Modification of surgical approach: exposure of the basal and midventricular septum through the aortic root to relieve obstruction in HCM can be challenging. Inadequate myectomy will lead to persistent symptoms and disability. Adequate exposure of the obstructive left ventricular septum is of paramount importance in primary and secondary corrected myectomy. In selected patients, either at primary myectomy or at remyectomy, septal excision can be approached through a left ventricular transapical incision when transaortic exposure is inadequate [56]. Transapical myectomy may be suitable approach for severe midventricular obstructive HCM [57].

7.2. 2nd Innovation

In surgical approach a very novel intervention is transaortic chordal cutting with mitral valve repair for obstructive HCM with mild septal hypertrophy [58]. This procedure relieves heart failure symptoms, abolishes LVOT gradient, and avoids mitral valve replacement in patients with obstructive HCM and mild septal thickness.

7.3. 3rd Innovation

There is strong evidence that treating the mitral valve abnormalities is a key feature of obstructive HCM. Investigators [59] successfully corrected both the anterior and posterior leaflet size and geometry. The proposed technique is double-stage procedure: first septal resection through the aortic valve and the detached anterior leaflet of the mitral valve and second mitral valve repair by reducing posterior leaflet height (leaflet resection or artificial neochordae) and increasing anterior leaflet height with pericardial patch.

7.4. 4th Innovation

The new concept has been also developed on percutaneous technique [6062]. It was reported on catheter-based treatment of LVOT obstruction, targeting primarily a systolic anterior motion of the anterior mitral leaflet in obstructive HOCM. A patient was successfully treated with the MitraClip [60] two years after septal myectomy, in conjunction with mitral valve repair. The results prove the concept that systolic anterior motion (SAM) is clearly involved in gradient formation and is more than an epiphenomenon in obstructive HCM. Thus, SAM-induced subaortic obstruction might be a target for MitraClip implantation.

7.5. 5th Innovation

The transradial approach using a sheathless guiding catheter has appeared feasible and safe for ASA [63].

7.6. 6th Innovation

Peri-intervention monitoring of labile LVOT gradient is very practical. The intravenous nitroglycerin test during ASA is a useful method for rapidly confirming acute reduction of the latent gradient after the ASA procedure, and the outcome of ASA for labile obstruction was favorable [64].

7.7. 7th Innovation

It consists in nonsurgical septal myocardial reduction (ischemic scar by coil embolization into septal perforator artery) [65] (Figure 4).

Figure 4: Cardiac magnetic resonance imaging before and after septal reduction therapy (myocardial scar after blockage of septal perforator artery by coil). Example of extension of delayed contrast-enhanced images of patchy areas of hyperenhanced myocardial in the interventricular septum 7 days (b, e) and 3 months (c, f) when compared with baseline (a, d). (a–c) Shot axis view. (d–f) Three-chamber view (reprinted with permission from [65]).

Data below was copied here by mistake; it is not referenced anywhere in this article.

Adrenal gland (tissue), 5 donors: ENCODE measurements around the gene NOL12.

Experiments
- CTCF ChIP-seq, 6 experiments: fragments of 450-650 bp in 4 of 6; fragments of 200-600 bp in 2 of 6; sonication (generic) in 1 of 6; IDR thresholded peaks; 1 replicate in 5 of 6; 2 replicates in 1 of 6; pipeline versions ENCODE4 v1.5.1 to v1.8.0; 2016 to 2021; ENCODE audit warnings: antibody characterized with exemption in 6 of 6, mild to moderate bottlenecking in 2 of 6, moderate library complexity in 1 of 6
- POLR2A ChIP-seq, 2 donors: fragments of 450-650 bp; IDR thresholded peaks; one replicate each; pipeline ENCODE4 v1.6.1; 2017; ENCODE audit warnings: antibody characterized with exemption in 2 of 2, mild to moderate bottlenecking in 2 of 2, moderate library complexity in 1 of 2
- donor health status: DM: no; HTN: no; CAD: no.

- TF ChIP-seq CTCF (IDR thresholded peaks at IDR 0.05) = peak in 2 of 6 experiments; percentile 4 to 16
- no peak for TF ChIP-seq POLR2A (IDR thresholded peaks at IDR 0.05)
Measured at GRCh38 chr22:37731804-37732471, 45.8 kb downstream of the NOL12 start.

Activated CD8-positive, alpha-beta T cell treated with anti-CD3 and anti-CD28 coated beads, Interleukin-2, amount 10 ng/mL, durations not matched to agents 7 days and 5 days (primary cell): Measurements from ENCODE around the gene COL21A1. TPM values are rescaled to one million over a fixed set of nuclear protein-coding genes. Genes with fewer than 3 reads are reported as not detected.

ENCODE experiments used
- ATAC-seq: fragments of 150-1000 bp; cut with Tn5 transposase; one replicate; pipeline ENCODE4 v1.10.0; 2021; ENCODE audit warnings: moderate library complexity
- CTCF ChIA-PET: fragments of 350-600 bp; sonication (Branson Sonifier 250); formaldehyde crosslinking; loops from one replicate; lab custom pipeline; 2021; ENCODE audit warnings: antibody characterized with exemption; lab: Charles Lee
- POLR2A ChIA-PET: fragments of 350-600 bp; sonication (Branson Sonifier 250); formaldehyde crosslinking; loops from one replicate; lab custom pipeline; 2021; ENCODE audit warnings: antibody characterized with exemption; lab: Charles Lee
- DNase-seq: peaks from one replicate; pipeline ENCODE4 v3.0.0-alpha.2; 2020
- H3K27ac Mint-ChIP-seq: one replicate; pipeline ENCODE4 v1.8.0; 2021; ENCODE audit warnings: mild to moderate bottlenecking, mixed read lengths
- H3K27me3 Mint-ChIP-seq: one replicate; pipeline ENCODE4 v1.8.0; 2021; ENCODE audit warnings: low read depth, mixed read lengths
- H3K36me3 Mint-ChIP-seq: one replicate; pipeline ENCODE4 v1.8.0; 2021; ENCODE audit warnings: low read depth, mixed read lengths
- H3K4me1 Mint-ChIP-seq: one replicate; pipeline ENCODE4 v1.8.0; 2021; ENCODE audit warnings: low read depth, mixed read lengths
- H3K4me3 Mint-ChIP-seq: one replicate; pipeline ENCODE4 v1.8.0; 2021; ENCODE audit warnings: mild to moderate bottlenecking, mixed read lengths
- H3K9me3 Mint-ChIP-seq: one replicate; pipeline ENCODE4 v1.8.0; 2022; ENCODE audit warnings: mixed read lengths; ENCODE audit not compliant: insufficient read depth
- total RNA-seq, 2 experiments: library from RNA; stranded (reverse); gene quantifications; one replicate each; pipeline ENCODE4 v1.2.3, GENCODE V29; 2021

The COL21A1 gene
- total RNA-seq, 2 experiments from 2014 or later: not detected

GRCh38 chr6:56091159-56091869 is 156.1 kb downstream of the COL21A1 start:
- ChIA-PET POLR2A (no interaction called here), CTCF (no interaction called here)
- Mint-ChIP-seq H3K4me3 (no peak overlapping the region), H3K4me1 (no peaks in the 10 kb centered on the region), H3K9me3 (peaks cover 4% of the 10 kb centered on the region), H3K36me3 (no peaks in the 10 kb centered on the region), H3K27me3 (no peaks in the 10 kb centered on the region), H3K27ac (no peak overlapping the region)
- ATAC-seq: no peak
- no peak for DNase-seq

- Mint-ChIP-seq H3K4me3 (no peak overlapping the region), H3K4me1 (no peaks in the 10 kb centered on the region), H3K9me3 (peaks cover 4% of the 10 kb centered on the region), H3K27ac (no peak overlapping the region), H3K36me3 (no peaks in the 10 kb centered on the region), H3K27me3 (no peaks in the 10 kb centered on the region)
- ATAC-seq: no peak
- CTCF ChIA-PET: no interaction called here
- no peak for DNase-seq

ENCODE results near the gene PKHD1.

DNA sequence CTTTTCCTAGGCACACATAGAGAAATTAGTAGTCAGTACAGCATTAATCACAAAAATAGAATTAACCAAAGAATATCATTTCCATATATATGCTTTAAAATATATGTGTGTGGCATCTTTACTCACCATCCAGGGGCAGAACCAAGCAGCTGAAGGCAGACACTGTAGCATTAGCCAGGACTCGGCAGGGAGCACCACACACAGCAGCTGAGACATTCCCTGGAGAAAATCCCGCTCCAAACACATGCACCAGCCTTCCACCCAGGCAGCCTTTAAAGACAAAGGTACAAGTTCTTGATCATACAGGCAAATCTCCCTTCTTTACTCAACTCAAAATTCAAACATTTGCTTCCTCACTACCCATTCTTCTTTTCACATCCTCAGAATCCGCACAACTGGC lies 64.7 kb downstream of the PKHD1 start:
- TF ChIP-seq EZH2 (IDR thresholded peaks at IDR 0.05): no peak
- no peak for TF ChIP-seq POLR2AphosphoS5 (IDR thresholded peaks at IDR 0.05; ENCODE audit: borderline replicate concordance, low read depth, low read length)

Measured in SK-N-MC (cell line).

7.8. 8th Innovation

Glue septal ablation is a promising technique for the reducing LVOT obstruction [66]. Glue seems to be superior to alcohol due to some intrinsic advantageous properties of glue such as immediate polymerization which prevents the leak into the left anterior descending coronary artery. Glue septal ablation technique is particularly useful in patients with collaterals to the right coronary artery in whom alcohol ablation is risky and contraindicated.

7.9. 9th Innovation

Improved renal function in a patient with obstructive HCM after multidetector computed tomography-guided ASA was witnessed [67].

7.10. 10th Innovation

Cooper et al. [68] have proposed that method of delivering percutaneous tissue damage to the septum that is not reliant on coronary anatomy is desirable. To directly ablate the interventricular septum at the mitral valve systolic, anterior motion-septal contact point using radiofrequency energy guided by CARTOSound was shown. The authors have postulated that radiofrequency ablation using CARTOSound guidance is accurate and effective in treating LVOT gradients in HCM.

8. Phenocopies with LVOT Gradient with Successful ASA Treatment

Useful for everyday practice are reports of invasive reduction of LVOT gradient in diseases mimicking HCM as phenocopies. This problem is associated with storage and infiltrative disease. Using ASA method, LVOT gradient was effectively reduced in Fabry disease [69] and amyloidosis [70]. Surgical correction was successfully performed in Noonan disease [71]. Septal myectomy may be a viable option to relieve symptoms and interrupt progression of heart disease also in selected Friedreich’s ataxia patients [72].

9. Conclusion

From a practical point of view, the effective monitoring, including biochemical biomarkers indicating reduction of LVOT gradient, is important because this parameter has become a risk factor for sudden death in the 2014 ESC guideline [73]. In this context, the maximized physiological LVOT gradient provocation stimulus seems to be an important diagnostic element. Novel invasive therapeutic techniques have been recently dynamically developed, providing attractive treatment opportunities.

Competing Interests

The authors declare that they have no competing interests.